Future of liquid nitrogen cocktails is in doubt10th October, 2012 by Andy Young
The future of liquid nitrogen cocktails is in the balance following a horrific incident in Lancaster, UK.
Gaby Scanlon, 18, had to have her stomach removed after drinking a cocktail containing liquid nitrogen.
The incident has prompted many to question the future and safety of using chemical substances such as liquid nitrogen and dry ice in cocktails.
Doctor John Ashton, director of public health for Cumbria, told the Independent: “This girl is the victim of an irresponsible alcohol industry that’s now competing on gimmicks. Alcohol itself is a very dangerous thing if improperly handled and liquid nitrogen is a toxic chemical. It destroys human tissue.”
It is reported that Scanlon’s cocktail, called a Nitro Jagermeister, was prepared correctly, but Marion Beke from Nightjar told sb‘s Becky Paskin that he thinks the incident could bring change to the industry.
He said: “I think because of what’s happened to this poor girl, the law is going to change. Dry ice is very cold and can burn your stomach in the same way something hot can. I think liquid nitrogen will definitely be banned or restricted after this and dry ice could be affected too”.
The UK’s Food Standards Agency (FSA) has issued a warning to bars currently using or considering using liquid nitrogen to make cocktails.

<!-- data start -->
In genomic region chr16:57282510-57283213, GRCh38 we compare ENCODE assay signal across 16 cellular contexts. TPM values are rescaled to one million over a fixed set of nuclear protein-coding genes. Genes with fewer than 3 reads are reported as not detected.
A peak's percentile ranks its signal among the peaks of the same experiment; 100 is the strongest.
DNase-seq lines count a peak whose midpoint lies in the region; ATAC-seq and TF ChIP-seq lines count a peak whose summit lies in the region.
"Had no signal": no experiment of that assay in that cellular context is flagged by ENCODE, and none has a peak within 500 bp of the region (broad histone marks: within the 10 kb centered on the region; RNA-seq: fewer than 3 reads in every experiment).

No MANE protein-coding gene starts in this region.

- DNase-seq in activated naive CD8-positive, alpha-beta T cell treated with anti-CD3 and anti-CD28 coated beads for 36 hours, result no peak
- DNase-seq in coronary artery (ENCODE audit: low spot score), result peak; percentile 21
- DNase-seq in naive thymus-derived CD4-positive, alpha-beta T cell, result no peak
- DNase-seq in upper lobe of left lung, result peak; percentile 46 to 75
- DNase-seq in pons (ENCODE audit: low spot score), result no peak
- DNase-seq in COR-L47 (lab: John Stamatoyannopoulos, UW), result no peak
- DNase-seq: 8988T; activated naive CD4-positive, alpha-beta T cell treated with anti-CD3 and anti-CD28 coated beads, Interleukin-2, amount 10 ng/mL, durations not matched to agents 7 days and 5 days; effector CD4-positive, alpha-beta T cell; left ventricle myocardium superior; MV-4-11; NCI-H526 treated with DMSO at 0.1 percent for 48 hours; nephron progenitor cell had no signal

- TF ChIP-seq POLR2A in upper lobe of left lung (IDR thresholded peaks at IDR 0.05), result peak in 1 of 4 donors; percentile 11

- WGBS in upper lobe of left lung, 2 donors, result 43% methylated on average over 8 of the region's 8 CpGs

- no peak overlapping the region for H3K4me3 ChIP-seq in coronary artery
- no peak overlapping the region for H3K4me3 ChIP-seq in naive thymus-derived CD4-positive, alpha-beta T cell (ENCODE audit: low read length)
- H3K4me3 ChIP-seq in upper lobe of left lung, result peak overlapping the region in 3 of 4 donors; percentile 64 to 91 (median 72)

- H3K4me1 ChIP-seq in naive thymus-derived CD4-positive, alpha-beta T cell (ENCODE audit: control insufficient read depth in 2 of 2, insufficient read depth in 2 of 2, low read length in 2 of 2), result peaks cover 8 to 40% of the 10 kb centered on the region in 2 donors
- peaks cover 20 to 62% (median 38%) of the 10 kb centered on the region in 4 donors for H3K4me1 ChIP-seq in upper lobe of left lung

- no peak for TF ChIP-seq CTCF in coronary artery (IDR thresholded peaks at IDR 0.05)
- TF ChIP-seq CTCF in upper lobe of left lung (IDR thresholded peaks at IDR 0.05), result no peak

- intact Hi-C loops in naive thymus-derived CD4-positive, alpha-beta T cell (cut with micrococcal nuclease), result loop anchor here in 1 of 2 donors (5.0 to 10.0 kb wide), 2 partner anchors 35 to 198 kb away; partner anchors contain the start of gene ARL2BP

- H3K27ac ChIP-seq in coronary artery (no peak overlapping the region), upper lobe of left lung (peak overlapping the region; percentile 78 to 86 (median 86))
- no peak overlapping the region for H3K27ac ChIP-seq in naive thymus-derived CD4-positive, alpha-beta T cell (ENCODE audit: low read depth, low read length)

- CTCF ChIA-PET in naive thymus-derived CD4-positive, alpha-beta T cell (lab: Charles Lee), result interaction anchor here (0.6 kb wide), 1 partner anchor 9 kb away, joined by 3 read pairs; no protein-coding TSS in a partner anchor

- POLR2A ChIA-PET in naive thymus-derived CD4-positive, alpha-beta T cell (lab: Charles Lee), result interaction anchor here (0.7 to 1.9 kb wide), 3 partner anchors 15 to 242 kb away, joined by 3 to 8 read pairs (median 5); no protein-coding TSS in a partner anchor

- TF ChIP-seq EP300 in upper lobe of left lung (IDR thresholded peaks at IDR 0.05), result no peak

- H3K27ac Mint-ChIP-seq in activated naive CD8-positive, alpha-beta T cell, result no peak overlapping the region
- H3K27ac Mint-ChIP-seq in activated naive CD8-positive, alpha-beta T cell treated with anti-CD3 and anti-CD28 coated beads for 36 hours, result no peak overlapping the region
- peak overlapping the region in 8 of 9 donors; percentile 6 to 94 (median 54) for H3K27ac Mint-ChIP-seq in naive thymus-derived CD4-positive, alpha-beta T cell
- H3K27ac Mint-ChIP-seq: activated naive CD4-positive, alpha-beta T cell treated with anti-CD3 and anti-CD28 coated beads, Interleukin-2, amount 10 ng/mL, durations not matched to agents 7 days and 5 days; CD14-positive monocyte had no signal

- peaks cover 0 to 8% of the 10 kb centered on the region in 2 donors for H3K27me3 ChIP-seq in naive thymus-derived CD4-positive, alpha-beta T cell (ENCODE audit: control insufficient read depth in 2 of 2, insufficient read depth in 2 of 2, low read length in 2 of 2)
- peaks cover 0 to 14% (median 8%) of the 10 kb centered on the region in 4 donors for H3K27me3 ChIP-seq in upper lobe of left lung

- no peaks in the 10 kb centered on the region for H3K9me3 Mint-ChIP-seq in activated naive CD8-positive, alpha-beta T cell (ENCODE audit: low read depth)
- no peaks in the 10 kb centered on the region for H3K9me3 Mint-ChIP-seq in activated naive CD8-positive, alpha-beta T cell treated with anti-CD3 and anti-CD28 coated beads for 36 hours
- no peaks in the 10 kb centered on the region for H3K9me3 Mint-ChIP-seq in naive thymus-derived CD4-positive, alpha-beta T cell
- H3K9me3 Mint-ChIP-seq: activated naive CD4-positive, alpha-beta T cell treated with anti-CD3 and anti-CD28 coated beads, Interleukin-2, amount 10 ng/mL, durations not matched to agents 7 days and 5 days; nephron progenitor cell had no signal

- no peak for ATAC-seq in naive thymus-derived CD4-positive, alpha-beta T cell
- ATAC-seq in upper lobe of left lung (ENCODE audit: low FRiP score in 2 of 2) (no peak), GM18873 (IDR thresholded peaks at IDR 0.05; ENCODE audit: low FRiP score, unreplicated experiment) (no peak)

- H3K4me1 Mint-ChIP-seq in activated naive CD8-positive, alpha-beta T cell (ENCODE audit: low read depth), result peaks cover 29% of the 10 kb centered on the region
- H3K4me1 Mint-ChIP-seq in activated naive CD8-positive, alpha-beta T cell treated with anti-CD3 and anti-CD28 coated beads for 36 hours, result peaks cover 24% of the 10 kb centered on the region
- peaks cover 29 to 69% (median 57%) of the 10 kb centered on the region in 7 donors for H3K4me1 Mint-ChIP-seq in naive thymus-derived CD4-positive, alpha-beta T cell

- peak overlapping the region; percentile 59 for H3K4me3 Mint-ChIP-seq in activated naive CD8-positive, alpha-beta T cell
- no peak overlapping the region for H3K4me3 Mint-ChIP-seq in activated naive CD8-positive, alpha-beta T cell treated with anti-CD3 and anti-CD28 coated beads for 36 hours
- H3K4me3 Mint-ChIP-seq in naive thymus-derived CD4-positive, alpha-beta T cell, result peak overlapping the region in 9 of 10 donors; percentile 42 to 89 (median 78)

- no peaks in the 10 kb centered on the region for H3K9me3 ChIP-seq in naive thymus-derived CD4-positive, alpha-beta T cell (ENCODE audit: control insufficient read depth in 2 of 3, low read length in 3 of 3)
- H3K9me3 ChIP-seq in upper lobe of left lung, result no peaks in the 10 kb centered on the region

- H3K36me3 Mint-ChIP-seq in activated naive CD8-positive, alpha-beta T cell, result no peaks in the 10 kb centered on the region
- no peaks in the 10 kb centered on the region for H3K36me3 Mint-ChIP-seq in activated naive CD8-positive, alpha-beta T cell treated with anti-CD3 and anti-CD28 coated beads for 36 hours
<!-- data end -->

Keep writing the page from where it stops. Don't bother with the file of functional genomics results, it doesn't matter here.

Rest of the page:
It said that although the substance is not toxic, it does expose the human body to extreme cold temperatures if ingested.
Colin Houston, head of incident management, FSA, said: “There are safety and handling guidelines around the use of liquid nitrogen, especially in relation to food.
“It is the business owner’s responsibility to make sure that their staff have been trained and are aware of the potential risks of using liquid nitrogen. They also have to have appropriate safety measures in place to protect both their staff and consumers.”
He added that the FSA is working with local police and health and safety officers to encourage them to monitor the use of potentially harmful substances as part of their regular inspection regime. It is also speaking with other departments and agencies to investigate the issue and decide whether any further action is needed.
All food manufacturers, retailers and hospitality businesses in the UK are lgally obliged to ensure that all food and drink sold to the public is fit for human consumption.
Paul Aitchison, chairman of Lancaster City Council’s Licensing Act Committee, said that he was at the same bar a few months ago and tried the drink.
Mr Aitchison said: “I heard about this story this morning and I was quite shocked because I have actually tried it myself. It was quite scary to think that it could have possibly happened to me.”